South Korean Authorities Raid Ex-Dictator's Home, Seize Massive Art Collection

State prosecutors in South Korea ransacked ex-military dictator Chun Doo-hwan and his family's residence in Seoul and hauled away expensive art work and artifacts to pay for fines that the former leader owes to the state tied to a slush fund that he collected while in power.

Prosecutors, equipped with a metal detector, raided Chun and his family houses and confiscated about 350 works of art that amount to one billion Korean won (US 89 million dollars), which one local news article explained as “enough to set up a museum” [ko]. The seizure was due to Chun's continued refusals and delays in paying fines.

Photo of ex-dictator Chun Doo-hwan

Photo of ex-dictator Chun Doo-hwan when he was in power. Public domain image via Wikipedia Commons

He owes the state 167.5 billion Korean won (150 million US dollars) charged for a huge slush fund amassed while he was in power. Chun, however, claims to be broke.

Chun seized power in a 1979 army coup and ruled until 1988. His leadership is remembered as the darkest moments for Korea's democracy, human rights and press freedom, which was epitomized by the Gwangju Massacre (or Gwangju Democratization Movement), a tragic event in which several hundred civilians were killed by armed soldiers, though some estimates put the dead much higher at several thousand.

For his crimes, Chun was tried and initially sentenced to death, but the penalty was gradually reduced over the years to life imprisonment, then later he was pardoned and freed.

Reactions online to the raid varied from sarcastic jokes and jeers, praise as a meaningful historical event, to suspicions about the timing of the seizure:

@ahnsarang: I really hope the prosecutor’s raid is little more than just a way of retrieving Chun’s unpaid fines. He stands on the wrong side of history: he rose to power through a military coup and amassed dirty money. It is a bitter irony that this guy is getting all the treatment reserved for an ex-president. By correcting this irony, we will be able to write the right history which will serve as a great lesson for future generations.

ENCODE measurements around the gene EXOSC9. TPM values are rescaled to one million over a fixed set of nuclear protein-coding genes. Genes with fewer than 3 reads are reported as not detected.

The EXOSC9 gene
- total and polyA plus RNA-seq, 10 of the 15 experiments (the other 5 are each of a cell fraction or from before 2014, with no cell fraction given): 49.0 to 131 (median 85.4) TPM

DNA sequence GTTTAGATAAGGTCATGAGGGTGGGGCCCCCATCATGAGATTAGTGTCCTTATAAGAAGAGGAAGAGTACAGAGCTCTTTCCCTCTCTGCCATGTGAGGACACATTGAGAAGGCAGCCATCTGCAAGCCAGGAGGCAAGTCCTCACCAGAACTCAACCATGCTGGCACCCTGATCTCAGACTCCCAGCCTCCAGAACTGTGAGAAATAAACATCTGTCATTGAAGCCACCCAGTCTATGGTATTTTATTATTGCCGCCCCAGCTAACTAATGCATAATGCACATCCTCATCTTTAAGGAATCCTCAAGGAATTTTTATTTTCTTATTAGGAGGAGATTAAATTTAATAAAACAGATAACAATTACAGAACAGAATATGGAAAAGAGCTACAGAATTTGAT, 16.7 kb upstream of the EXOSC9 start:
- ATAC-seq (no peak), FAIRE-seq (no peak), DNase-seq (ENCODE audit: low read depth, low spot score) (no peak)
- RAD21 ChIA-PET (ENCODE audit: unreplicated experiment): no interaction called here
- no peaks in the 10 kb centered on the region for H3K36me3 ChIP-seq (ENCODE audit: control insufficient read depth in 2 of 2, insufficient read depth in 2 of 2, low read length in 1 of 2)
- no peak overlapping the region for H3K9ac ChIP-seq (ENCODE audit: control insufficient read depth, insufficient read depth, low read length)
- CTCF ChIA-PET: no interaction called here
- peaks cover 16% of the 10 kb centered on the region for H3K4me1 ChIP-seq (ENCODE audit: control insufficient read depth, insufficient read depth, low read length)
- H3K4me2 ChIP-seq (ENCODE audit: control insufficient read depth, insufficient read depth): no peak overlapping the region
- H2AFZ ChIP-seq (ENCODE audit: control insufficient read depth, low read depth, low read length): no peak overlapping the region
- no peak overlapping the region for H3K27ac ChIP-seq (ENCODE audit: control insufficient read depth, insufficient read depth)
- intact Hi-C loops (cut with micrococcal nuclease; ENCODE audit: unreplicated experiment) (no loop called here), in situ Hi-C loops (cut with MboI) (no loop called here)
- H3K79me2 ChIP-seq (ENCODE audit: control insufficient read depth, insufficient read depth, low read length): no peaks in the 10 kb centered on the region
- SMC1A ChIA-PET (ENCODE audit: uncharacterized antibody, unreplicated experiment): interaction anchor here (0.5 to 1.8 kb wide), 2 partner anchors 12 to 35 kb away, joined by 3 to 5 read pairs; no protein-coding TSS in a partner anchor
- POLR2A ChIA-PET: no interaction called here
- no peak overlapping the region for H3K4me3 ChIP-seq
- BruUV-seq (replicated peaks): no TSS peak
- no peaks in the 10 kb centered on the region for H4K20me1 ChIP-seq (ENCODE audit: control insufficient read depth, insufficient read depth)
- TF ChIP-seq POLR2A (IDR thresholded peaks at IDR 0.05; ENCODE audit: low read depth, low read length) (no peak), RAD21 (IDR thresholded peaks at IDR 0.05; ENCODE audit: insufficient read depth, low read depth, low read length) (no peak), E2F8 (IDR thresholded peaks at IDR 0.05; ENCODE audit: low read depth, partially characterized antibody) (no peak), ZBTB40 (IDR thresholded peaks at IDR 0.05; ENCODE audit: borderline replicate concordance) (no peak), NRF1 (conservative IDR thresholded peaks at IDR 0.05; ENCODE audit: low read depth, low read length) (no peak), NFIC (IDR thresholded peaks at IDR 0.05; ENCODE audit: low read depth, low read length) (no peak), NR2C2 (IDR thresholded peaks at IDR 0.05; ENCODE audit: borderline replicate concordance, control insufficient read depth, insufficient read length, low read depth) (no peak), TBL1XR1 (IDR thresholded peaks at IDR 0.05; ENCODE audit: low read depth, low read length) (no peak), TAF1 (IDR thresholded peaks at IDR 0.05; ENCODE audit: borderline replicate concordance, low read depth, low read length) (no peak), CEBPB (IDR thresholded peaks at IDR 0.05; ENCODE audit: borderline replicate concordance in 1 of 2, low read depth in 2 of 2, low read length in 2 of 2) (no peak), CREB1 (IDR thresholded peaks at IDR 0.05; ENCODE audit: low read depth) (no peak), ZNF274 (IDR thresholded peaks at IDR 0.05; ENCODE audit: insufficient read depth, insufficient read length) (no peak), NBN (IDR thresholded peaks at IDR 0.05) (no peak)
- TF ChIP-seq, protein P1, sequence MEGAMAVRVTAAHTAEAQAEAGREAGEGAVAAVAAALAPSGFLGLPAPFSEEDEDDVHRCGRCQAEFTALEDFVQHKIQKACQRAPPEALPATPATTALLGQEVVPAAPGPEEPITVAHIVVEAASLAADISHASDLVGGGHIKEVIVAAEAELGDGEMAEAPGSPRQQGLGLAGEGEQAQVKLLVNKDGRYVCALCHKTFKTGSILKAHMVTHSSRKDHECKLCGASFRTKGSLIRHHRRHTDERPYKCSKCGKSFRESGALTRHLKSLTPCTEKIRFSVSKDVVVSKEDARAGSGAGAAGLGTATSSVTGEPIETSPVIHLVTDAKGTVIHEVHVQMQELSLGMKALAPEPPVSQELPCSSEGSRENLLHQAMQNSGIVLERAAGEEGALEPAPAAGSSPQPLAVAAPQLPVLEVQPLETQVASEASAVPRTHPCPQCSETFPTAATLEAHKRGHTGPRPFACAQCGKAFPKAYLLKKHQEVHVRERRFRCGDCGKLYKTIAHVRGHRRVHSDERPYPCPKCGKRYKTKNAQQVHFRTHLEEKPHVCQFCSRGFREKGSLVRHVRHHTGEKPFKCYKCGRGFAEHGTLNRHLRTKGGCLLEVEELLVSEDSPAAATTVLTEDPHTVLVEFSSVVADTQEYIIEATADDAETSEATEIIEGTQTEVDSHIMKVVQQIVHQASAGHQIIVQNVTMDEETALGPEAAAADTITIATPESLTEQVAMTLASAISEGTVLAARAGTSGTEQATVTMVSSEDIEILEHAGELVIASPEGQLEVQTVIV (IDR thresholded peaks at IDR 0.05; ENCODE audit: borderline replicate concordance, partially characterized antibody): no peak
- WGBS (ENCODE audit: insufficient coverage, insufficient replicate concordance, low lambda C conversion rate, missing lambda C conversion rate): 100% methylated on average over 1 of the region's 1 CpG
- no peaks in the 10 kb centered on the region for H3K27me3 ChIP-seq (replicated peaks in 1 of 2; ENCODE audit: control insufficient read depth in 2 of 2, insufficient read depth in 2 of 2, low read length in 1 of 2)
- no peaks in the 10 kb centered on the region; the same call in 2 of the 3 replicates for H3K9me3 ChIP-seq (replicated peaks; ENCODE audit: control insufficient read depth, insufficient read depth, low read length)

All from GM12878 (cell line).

@bluejera: Chun, after self-exiling to the Baekdam temple, had regularly attended morning and afternoon prayers and services, and put on a show. [note: After he stepped down, Chun has rarely made public appearance and entered a Buddhist monastery] So I thought he made himself immersed into Buddhism, but it turns out that he even made Buddha statues another item for his hoarding. In a warehouse built by a construction company launched with his money, a national treasure-level Buddha statues were stuck inside along with other expensive art pieces.

@alreadyblues: If I were a museum director, I would consider opening a “Chun Doo-hwan President Special Exhibit” which would bring awareness to people by sharing Chun’s art taste. On the wall, I could display a clause “You haven't even suffered under me” [note: A reference to Chun’s notoriously tasteless joke, told to reporters back in 2008, that “I don't get why young people resent me. They haven't even suffered under me.”]

This tweet [ko], which has been retweeted more than 260 times, even refused to use the Korean honorific term for ex-president and defended articles calling him Mr. Chun Doo-hwan.

@csj2007: There is the Former Presidents Act [that guarantees they get proper treatment and benefits]. However, since “mass murderer Chun Doo-hwan” was sentenced to a lifetime prison term for leading insurrection and rebellion, the Former President Act does not apply to him. Calling him “Mr. Chun Doo-hwan” [instead of calling him ex-president] is as generous as one can get.

However, many political bloggers and influential Twitter users explained this case is a scheme of those is power to divert public attention from the country's spy agency and the electioneering scandal it is currently embroiled in, calling Chun a decoy:

@sunnijang: Only because prosecutors already knew that expensive art pieces are stored at Chun Doo-hwan’s house, they were able to prepare anti-vibration function cars [which were used during the raid]. Previous administrations must have known about expensive properties hidden in Chun’s house, so my question is, why did this raid take place now, at this moment? Where were they?

A journalist at Newstapa, or Korea Center for Investigative Journalism, was careful to make any early judgements. Newstapa, an independent, non-profit news site, was the first one to unearth Chun's eldest son's paper company in tax havens built for tax evasion purpose, and that revelation eventually lead to full reports on the Chun family's hidden money.

Capture Image of Newstapa Chun tax haven report

Screen capture image of Newstapa's video report on the Chun familly slush fund hidden in a tax haven.
(CC BY-NC-ND 2.0 KR)


@kbsmuckraker: State prosecutors raided Chun Doo-hwan's households. Is this just another political show event or a first step toward erecting justice? We will keep a close watch out on this till the end. Link to extensive report on “Koreans in tax havens”.

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